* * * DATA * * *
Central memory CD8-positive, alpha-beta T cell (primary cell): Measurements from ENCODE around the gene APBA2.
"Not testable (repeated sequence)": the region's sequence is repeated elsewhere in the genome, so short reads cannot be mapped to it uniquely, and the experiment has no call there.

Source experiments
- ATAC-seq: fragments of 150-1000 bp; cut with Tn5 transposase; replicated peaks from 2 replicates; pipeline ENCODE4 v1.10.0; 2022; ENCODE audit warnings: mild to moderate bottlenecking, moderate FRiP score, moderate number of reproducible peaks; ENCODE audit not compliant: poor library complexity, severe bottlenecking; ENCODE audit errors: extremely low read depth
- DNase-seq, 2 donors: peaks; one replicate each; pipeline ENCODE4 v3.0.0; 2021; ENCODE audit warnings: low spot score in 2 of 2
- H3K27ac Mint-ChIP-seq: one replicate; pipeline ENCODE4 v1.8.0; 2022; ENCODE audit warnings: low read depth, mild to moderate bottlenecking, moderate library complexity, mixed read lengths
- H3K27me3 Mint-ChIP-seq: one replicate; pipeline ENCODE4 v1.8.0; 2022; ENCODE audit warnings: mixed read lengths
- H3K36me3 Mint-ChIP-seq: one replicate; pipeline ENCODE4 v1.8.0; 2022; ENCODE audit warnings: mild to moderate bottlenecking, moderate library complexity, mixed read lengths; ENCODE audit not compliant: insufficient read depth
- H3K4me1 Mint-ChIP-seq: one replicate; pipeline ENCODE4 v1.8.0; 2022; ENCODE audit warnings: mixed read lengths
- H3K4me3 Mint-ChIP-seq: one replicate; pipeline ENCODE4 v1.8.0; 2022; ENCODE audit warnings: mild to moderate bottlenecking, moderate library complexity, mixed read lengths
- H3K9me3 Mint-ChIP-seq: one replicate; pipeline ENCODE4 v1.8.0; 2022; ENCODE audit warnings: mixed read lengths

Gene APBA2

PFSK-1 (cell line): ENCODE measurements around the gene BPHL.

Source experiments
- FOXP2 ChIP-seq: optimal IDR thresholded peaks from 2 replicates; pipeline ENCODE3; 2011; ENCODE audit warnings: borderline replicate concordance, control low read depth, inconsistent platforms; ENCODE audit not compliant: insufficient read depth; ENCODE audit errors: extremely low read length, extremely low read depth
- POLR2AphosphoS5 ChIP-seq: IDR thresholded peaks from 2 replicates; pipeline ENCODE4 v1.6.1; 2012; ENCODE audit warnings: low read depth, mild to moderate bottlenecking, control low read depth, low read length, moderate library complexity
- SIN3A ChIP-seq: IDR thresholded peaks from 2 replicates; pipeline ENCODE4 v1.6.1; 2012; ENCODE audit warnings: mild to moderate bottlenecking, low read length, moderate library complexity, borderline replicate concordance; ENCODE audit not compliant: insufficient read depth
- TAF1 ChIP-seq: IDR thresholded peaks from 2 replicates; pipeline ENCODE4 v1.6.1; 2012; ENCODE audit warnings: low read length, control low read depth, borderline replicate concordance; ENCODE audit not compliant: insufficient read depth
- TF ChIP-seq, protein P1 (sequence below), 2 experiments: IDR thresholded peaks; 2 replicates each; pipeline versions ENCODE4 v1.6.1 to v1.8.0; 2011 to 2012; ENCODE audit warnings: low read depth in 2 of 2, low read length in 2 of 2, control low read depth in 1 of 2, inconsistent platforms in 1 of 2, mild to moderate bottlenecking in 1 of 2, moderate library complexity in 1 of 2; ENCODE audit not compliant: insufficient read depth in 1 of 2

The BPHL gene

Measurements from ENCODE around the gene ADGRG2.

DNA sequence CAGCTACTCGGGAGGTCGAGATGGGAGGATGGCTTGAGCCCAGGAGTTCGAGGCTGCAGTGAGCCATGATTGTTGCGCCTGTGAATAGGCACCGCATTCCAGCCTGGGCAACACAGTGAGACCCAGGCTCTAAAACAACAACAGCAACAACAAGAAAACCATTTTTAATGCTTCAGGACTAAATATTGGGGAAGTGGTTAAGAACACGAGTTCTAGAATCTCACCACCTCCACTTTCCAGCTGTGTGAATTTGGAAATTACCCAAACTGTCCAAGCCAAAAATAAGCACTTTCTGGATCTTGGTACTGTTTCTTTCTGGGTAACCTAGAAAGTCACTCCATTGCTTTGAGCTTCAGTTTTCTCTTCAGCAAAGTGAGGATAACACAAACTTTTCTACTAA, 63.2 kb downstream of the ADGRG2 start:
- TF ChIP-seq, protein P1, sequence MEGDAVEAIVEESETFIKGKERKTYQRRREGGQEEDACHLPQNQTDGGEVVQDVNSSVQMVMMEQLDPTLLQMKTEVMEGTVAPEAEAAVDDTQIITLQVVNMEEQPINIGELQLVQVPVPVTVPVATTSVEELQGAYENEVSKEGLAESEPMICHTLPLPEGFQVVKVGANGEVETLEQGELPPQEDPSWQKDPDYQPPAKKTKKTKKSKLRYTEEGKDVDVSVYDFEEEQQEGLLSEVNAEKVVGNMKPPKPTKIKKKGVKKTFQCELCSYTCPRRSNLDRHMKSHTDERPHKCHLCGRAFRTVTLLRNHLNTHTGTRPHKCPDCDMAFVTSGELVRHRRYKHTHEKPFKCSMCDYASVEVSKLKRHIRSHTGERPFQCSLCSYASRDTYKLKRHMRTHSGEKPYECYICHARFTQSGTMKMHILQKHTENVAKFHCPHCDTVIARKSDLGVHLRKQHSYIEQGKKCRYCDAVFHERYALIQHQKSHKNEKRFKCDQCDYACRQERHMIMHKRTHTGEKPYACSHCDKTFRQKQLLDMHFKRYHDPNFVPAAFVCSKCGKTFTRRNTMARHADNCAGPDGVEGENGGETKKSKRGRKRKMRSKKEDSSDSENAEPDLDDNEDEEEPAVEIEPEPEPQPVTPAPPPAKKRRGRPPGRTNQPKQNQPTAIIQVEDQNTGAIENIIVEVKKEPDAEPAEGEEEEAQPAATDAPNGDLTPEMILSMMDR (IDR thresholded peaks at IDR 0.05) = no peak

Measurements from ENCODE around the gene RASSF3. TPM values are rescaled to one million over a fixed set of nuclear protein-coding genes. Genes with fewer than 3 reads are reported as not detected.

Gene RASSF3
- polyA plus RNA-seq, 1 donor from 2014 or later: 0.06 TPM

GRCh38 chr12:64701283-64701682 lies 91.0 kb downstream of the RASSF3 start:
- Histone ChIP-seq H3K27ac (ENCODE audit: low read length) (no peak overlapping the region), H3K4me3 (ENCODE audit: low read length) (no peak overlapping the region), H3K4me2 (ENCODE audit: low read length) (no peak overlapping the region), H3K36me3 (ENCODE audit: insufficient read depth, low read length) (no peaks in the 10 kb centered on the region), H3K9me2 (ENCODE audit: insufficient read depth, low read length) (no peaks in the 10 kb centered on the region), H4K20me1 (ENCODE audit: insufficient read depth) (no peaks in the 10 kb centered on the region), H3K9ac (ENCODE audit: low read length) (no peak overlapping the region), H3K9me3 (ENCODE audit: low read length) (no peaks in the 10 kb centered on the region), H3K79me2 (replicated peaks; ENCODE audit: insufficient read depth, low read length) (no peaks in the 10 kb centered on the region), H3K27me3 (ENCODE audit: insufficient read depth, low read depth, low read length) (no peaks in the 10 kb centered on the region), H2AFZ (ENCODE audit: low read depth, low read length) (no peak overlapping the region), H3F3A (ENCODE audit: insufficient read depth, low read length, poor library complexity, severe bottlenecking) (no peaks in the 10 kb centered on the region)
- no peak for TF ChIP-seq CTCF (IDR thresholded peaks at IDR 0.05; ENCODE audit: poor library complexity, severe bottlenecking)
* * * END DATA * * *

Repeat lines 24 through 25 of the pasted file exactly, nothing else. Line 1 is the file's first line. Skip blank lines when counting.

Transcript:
Measurements from ENCODE around the gene RASSF3. TPM values are rescaled to one million over a fixed set of nuclear protein-coding genes. Genes with fewer than 3 reads are reported as not detected.

Gene RASSF3